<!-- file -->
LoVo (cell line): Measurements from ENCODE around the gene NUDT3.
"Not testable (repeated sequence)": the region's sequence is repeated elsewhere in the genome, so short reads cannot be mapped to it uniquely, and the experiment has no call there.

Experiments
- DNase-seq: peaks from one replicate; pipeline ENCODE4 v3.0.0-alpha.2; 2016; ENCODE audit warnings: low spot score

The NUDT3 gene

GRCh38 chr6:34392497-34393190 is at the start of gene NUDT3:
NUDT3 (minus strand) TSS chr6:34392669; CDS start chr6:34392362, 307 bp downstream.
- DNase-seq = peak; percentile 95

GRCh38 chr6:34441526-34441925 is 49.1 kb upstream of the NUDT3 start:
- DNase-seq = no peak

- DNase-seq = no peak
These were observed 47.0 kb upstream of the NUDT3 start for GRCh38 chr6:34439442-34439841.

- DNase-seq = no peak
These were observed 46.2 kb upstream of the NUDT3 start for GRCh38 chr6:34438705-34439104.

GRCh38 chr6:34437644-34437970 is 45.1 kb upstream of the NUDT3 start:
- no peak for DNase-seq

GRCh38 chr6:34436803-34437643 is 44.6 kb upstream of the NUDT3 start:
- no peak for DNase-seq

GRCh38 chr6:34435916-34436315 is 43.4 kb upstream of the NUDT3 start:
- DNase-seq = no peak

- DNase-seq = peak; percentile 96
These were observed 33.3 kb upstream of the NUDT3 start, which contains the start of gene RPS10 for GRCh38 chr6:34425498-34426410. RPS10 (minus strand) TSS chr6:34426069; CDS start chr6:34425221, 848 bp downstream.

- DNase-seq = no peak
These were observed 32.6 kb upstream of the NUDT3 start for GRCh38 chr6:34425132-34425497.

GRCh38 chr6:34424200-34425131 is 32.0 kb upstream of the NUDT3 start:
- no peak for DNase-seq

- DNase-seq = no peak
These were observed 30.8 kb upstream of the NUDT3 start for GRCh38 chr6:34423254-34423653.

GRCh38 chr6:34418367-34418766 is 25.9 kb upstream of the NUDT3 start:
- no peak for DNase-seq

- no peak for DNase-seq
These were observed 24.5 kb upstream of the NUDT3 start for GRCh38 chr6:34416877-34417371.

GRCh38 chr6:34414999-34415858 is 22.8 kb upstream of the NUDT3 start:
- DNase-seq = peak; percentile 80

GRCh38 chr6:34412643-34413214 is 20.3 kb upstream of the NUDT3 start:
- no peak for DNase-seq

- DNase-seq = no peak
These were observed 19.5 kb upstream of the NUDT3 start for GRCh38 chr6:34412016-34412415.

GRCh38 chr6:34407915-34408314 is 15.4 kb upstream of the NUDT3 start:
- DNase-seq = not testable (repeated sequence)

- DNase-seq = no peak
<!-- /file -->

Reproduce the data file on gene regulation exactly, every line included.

LoVo (cell line): Measurements from ENCODE around the gene NUDT3.
"Not testable (repeated sequence)": the region's sequence is repeated elsewhere in the genome, so short reads cannot be mapped to it uniquely, and the experiment has no call there.

Experiments
- DNase-seq: peaks from one replicate; pipeline ENCODE4 v3.0.0-alpha.2; 2016; ENCODE audit warnings: low spot score

The NUDT3 gene

GRCh38 chr6:34392497-34393190 is at the start of gene NUDT3:
NUDT3 (minus strand) TSS chr6:34392669; CDS start chr6:34392362, 307 bp downstream.
- DNase-seq = peak; percentile 95

GRCh38 chr6:34441526-34441925 is 49.1 kb upstream of the NUDT3 start:
- DNase-seq = no peak

- DNase-seq = no peak
These were observed 47.0 kb upstream of the NUDT3 start for GRCh38 chr6:34439442-34439841.

- DNase-seq = no peak
These were observed 46.2 kb upstream of the NUDT3 start for GRCh38 chr6:34438705-34439104.

GRCh38 chr6:34437644-34437970 is 45.1 kb upstream of the NUDT3 start:
- no peak for DNase-seq

GRCh38 chr6:34436803-34437643 is 44.6 kb upstream of the NUDT3 start:
- no peak for DNase-seq

GRCh38 chr6:34435916-34436315 is 43.4 kb upstream of the NUDT3 start:
- DNase-seq = no peak

- DNase-seq = peak; percentile 96
These were observed 33.3 kb upstream of the NUDT3 start, which contains the start of gene RPS10 for GRCh38 chr6:34425498-34426410. RPS10 (minus strand) TSS chr6:34426069; CDS start chr6:34425221, 848 bp downstream.

- DNase-seq = no peak
These were observed 32.6 kb upstream of the NUDT3 start for GRCh38 chr6:34425132-34425497.

GRCh38 chr6:34424200-34425131 is 32.0 kb upstream of the NUDT3 start:
- no peak for DNase-seq

- DNase-seq = no peak
These were observed 30.8 kb upstream of the NUDT3 start for GRCh38 chr6:34423254-34423653.

GRCh38 chr6:34418367-34418766 is 25.9 kb upstream of the NUDT3 start:
- no peak for DNase-seq

- no peak for DNase-seq
These were observed 24.5 kb upstream of the NUDT3 start for GRCh38 chr6:34416877-34417371.

GRCh38 chr6:34414999-34415858 is 22.8 kb upstream of the NUDT3 start:
- DNase-seq = peak; percentile 80

GRCh38 chr6:34412643-34413214 is 20.3 kb upstream of the NUDT3 start:
- no peak for DNase-seq

- DNase-seq = no peak
These were observed 19.5 kb upstream of the NUDT3 start for GRCh38 chr6:34412016-34412415.

GRCh38 chr6:34407915-34408314 is 15.4 kb upstream of the NUDT3 start:
- DNase-seq = not testable (repeated sequence)

- DNase-seq = no peak